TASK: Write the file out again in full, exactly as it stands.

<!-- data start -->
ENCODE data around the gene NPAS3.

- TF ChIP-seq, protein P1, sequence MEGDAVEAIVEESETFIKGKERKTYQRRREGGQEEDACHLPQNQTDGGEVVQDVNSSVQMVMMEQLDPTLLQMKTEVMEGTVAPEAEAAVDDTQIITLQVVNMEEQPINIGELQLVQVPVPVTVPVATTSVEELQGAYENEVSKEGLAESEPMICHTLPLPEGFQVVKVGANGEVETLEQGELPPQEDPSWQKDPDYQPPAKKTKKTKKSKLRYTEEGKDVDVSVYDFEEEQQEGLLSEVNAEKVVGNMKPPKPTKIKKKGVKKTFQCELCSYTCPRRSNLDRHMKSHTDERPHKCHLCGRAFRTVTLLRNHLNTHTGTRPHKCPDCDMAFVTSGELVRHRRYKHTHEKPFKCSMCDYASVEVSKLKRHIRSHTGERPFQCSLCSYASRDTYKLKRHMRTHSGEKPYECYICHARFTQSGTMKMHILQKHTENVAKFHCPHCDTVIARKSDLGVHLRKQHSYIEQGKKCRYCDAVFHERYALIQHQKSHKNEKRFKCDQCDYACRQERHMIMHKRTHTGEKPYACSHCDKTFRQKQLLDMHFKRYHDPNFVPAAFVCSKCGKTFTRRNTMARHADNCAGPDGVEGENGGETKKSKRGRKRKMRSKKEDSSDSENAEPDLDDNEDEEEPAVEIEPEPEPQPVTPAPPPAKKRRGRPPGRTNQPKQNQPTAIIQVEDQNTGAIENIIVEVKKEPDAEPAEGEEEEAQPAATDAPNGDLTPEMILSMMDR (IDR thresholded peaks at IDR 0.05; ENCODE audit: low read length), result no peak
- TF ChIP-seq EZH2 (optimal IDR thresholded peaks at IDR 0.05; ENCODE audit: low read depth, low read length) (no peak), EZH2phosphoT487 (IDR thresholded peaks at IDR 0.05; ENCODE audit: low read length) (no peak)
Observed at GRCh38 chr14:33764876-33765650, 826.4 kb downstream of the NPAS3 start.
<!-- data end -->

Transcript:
ENCODE data around the gene NPAS3.

- TF ChIP-seq, protein P1, sequence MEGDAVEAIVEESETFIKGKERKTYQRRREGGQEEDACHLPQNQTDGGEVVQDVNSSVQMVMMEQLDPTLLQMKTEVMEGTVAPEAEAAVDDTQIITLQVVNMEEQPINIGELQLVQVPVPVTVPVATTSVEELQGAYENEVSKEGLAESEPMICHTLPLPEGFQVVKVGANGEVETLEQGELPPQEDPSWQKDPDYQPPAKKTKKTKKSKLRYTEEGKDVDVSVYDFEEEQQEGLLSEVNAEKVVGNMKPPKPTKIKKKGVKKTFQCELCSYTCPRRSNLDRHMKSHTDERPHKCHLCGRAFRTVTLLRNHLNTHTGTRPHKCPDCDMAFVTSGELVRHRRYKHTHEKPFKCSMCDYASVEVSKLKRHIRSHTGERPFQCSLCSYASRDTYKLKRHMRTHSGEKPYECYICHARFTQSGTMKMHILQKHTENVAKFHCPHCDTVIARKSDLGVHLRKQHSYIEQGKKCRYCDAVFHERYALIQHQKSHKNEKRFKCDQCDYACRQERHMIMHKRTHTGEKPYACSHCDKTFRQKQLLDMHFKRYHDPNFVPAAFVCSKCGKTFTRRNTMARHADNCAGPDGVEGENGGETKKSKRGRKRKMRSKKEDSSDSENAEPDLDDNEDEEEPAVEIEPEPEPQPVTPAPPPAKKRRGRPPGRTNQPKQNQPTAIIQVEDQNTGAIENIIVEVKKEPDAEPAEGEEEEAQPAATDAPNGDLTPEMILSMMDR (IDR thresholded peaks at IDR 0.05; ENCODE audit: low read length), result no peak
- TF ChIP-seq EZH2 (optimal IDR thresholded peaks at IDR 0.05; ENCODE audit: low read depth, low read length) (no peak), EZH2phosphoT487 (IDR thresholded peaks at IDR 0.05; ENCODE audit: low read length) (no peak)
Observed at GRCh38 chr14:33764876-33765650, 826.4 kb downstream of the NPAS3 start.